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Diverse opinions and a plan of action at youth summit

Teen leaders from across California gather to define their priorities -- education, budget reform, immigration, social equality -- and make plans to do something about it.

April 18, 2010|By Carla Rivera

Matthew Hwa is fed up with the perception that today's young people are only interested in the latest iPhone application and the collection of friends on their Facebook pages. The 16-year-old high school student is taking a hard look at the state of politics in California and is not liking what he sees.

"The politicians," Matthew said, "are going to have to compromise more, ignore what's on their personal agenda and do what's best for the state. They're also going to have to listen up a little bit. We are the next generation of leaders, and we have a voice."

That was the prevailing message Sunday on the closing day of the first California Youth Summit, a gathering of about 175 young people representing the Junior State of America, the California YMCA Youth & Government program and the Chicano Latino Youth Leadership Project. The event was also sponsored by the Endowment for California Leadership.

High school and college students from throughout the state met over three days at the Sheraton Gateway hotel near LAX to address what they believe are the most pressing political and social issues, with the goal of turning their agenda into political action during the fall election campaign.

The event follows a recent California Youth Poll that found that students are increasingly alienated from and distrustful of state government. Among the 630 respondents, most of them members of the youth organizations, 81% said California is on the wrong track; 63% said they don't trust their elected leaders; and 66% said local and state representatives don't value their opinions.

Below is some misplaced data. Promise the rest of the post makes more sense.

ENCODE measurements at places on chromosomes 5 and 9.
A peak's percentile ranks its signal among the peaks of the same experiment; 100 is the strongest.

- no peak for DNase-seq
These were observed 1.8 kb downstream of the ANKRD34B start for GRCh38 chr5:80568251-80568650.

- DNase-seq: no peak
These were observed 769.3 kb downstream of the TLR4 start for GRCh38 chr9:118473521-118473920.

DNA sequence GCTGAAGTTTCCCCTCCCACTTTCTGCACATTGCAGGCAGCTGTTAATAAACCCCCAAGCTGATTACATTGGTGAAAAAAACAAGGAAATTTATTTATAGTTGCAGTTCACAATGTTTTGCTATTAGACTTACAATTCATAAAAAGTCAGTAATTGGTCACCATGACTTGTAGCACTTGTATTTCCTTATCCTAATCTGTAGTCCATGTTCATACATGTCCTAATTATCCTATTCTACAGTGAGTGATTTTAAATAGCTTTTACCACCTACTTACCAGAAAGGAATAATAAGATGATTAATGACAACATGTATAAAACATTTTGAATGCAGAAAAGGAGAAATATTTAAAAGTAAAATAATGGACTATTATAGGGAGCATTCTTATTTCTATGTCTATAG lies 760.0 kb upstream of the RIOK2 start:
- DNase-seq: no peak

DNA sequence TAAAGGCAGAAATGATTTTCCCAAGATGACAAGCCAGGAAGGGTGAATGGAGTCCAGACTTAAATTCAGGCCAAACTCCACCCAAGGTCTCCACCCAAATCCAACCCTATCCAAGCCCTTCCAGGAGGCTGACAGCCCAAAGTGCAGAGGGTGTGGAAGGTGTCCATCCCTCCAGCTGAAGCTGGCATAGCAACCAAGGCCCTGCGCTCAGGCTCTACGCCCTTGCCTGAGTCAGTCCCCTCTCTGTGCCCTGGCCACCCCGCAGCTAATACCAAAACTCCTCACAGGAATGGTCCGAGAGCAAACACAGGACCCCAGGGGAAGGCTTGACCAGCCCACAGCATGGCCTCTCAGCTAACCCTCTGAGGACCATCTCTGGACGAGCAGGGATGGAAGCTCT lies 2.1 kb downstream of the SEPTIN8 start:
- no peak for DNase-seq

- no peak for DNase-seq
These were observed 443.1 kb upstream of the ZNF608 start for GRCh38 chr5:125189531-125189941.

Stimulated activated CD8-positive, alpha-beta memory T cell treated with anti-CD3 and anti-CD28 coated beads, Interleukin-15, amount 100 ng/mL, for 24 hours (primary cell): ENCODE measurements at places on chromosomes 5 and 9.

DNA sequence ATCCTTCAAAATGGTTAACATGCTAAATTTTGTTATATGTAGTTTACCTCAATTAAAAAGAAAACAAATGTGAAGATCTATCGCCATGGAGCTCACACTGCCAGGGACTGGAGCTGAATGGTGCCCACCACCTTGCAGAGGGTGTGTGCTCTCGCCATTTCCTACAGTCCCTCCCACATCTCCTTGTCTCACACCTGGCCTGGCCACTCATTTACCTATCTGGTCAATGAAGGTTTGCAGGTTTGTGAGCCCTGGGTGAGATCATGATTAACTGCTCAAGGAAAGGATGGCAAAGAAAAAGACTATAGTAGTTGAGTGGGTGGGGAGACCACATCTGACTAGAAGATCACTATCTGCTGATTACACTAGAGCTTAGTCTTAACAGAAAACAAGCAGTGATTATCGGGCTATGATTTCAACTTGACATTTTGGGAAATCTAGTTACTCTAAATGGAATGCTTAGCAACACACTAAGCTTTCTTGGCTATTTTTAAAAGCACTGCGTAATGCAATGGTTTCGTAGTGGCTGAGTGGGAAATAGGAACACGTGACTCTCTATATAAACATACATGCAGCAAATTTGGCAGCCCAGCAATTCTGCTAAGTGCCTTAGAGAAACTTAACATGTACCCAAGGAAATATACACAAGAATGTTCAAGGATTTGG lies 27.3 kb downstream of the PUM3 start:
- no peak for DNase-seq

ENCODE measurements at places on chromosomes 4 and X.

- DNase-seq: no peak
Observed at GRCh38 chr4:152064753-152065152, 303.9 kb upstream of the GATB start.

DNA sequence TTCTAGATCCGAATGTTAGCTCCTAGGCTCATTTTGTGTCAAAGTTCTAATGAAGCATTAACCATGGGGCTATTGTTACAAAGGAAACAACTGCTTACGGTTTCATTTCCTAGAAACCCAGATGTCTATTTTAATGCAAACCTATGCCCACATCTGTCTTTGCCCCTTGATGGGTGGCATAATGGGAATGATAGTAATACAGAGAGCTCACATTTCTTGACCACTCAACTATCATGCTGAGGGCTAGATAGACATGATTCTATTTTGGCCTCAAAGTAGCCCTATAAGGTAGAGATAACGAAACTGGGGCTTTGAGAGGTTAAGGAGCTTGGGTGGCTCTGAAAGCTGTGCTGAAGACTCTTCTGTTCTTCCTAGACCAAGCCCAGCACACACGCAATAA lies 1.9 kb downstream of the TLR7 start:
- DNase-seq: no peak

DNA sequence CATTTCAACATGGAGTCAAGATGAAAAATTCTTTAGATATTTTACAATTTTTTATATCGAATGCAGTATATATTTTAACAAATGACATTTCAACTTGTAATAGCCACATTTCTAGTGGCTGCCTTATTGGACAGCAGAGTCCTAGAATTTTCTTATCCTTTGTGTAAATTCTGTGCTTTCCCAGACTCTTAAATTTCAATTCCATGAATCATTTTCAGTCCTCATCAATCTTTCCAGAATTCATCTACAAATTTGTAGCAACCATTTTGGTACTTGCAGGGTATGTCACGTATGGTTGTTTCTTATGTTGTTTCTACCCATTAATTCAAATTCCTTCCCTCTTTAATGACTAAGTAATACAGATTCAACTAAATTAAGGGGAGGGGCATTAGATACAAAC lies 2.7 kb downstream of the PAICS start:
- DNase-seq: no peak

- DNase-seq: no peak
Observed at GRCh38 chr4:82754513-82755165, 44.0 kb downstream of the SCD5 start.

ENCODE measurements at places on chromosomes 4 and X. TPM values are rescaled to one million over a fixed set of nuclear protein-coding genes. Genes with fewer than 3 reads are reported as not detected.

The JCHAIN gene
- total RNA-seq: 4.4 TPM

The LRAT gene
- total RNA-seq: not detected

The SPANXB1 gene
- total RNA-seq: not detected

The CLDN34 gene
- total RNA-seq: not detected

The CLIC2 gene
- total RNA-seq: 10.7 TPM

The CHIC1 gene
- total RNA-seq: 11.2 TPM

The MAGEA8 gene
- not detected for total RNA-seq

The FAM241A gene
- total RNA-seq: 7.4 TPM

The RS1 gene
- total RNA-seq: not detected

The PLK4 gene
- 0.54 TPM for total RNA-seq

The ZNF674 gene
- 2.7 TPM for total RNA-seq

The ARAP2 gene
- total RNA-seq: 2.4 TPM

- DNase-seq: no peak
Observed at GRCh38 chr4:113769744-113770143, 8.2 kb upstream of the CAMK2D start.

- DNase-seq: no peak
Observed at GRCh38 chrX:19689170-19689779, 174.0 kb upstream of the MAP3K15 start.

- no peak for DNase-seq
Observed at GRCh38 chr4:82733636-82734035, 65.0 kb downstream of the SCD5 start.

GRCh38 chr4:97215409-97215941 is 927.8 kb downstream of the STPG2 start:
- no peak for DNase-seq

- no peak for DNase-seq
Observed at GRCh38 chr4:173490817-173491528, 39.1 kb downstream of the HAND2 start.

They were acutely aware of another meeting being held across town, the state Democratic Convention, also in its final day at the Los Angeles Convention Center. Many students at the summit said they hoped to be role models for an older generation of Democrats and Republicans.

Among summit participants, 42% labeled themselves Democrats, but 24% said they were unaffiliated with any political party and many described themselves as moderate.

"With all the technology at our disposal, our approach is different," said Ryan Muñoz, 17, a senior at Santa Fe High School in Santa Fe Springs. "We can be less partisan, less confrontational and work better together."

Still, the summit featured plenty of diverse opinions, especially over hot-button issues such as immigration and the legalization of marijuana.

On marijuana, for example: "Morally and ethically it goes against what our founding fathers taught us," said Matthew, who attends Servite High School in Anaheim. "But practically, the money from taxing it could really help the state."

Juan Mora said he was encouraged that he was able to change some minds about immigration reform.

"I think there's a tendency in California, especially for youth, to go with the flow and not take time to think on their own," said Juan, 17, a student at Ganesha High School in Pomona. "But when I talked about immigration roundups and breaking up of families, I think they understood."

After votes were tallied, the youths' top priorities were:

* Kindergarten through 12th-grade education: increasing the number of college counselors, eliminating school overcrowding and funding more extracurricular activities

* Higher education: improving opportunities for middle- and lower-class students, and increasing funding for the University of California campuses that accept the most California students

* Budget reform: cutting wasteful spending, boosting education funding, and legalizing and taxing marijuana

* Social equality: equal pay and other measures to close the gender gap, higher taxes for the wealthy, and marriage and adoption rights for homosexuals

* Immigration: speeding up the process to become a resident and awarding residency to high school graduates who continue on to higher education

"It's a first step," Gary K. Hart, a former California secretary of education, said of the summit, which he attended. "I was part of a generation during the 1960s who influenced civil rights and the Vietnam War. This generation has the opportunity to make a difference."

carla.rivera@latimes.com

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